ETS1 - Engineering Design
Students test their SCL model and observe how the SCL functions during descent, landing and ascent with the attached scientific instruments.
Cross-cutting Concepts - Appendix G
Cause and Effect - XC2
Students attach 'scientific instruments' (cause) to the SCL and observe what happens (effect) when the SCL is released in water.
Structure and Function - XC6
Students observe how changing the structure of the SCL, by adding the 'scientific instruments' possibly changes the function of the SCL.
Making Observations - SP 3
Students make observations of the SCL to see if it meets the criteria for descending, landing and ascending with scientific instruments.
Have 'One Step At a Tme' set for 'phase 4'
Round up eight 5 gallon buckets for the SCL 'test tank'. Fill the buckets with water the day before the lesson.
A deli was throwing away buckets that were used for pickles.
Locate rags for teams to use to dry off the canister between ascent testing.
Purchase alka seltzer, 4 tablets / team is plenty.
Place 4 tablets in a baggie (8 baggies)
Have attachment material available
1 baggie with 4 tablets
Team instrument baggie
Part 4 of the SCL Lab booklet
We start science by meeting on the rug to read our 'science question for the day', which is usually posted on the board.
This allows students to time to consider today's topic before the lesson has officially begun. I have established this routine with the kiddos to keep transition time short and effective and redirect student's attention back to content while allowing time for focused peer interaction.
Before students are directed to the rug, I ask them to bring their SCL lab booklet to the rug.
Question for the Day: For a successful descent, landing and ascent, what should your team's soda cup lander, with the scientific instruments attached, be able to do?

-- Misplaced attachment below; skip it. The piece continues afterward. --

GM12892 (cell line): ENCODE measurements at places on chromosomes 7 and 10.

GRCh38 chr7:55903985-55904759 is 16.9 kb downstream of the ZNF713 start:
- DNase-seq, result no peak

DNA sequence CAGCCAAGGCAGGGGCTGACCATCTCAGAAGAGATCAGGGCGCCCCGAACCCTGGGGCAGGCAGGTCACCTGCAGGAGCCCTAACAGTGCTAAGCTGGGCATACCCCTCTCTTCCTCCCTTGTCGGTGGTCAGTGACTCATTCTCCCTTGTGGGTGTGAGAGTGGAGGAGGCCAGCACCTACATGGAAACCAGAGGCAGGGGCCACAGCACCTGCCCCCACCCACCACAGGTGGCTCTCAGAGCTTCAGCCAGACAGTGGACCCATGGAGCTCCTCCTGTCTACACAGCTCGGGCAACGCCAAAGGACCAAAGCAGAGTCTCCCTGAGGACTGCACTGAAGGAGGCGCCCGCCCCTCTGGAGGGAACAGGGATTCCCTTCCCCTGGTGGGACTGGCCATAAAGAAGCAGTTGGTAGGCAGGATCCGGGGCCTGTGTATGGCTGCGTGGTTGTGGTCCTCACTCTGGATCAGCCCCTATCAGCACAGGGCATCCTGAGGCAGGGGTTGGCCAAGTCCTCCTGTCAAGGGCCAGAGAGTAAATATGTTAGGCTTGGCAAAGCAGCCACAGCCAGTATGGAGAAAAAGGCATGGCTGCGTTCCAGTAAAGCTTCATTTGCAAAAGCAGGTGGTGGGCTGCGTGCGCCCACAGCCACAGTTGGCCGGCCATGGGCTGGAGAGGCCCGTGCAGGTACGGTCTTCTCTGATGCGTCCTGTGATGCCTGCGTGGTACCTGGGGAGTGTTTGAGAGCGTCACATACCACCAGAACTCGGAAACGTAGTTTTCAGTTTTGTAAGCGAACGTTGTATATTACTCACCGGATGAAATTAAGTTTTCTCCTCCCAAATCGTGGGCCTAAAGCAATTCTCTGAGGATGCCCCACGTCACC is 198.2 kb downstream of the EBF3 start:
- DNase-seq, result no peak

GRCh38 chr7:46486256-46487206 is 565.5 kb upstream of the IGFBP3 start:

The question refers to a our discussion in the last lesson.
"Please turn to your neighbor and share your ideas." I call on students to share.
I expect students to share that the SCL should land level, the instruments should stay on and that the it can ascend.
I remind students that this criteria is in their lab booklet and direct them to look at this section of their booklet, Part 4, page 12. I point out the criteria and the observation form.
After you have had 3 successful descents and landings your team will use the 'fuel cell' and observe how the SCL ascends with the attached scientific instruments.
"Let's review how the SCL ascends. The alka seltzer bubbles, pushing out the water in the canister and cup. The bubbles get trapped under the cup, and since the air is less dense than the water, the cup rises."
Students have seen a demonstration of the SCL ascend in previous lessons.
"Engineers, your SCL may not rise, so it will be up to you figure out what you may need to do to solve this problem."
"Please take your pencil and lab book and sit at your team tables. When you meet with your team discuss what you could do to help your SCL ascend."
This gives the students a focus for their team discussion as I pass out team materials.
Students are working in groups. I am sure this part will seem a little chaotic, a little messy, but the kids will be engaged. I think the biggest challenge for some students will be to take the time to make the careful observations and to go slowly. Sometimes students get caught up in the doing and do not want to be bothered with taking the notes.
I project 'phase 4' on the board.
Day Two - Testing Ascent and Dscent
Phase 4 Engineers test the descent and landing of the SCL and make observations
"Each team member will take observation notes. This page is in your lab book, p. 12. You will observe how the SCL descends; is it a level descent, if it lands smoothly, and do the instruments stay in place.
I explain that if their SCL does not work, to show how they modified their SCL on their diagram. They are given the choice to make a new diagram or use a pen on their original diagram to show their modifications.
Only a few teams took the time to record how they changed the SCL on the diagram. Teams were caught up in the quest to make it work. I did not want to interrupt them. Students were on task and working enthusiastically with their team.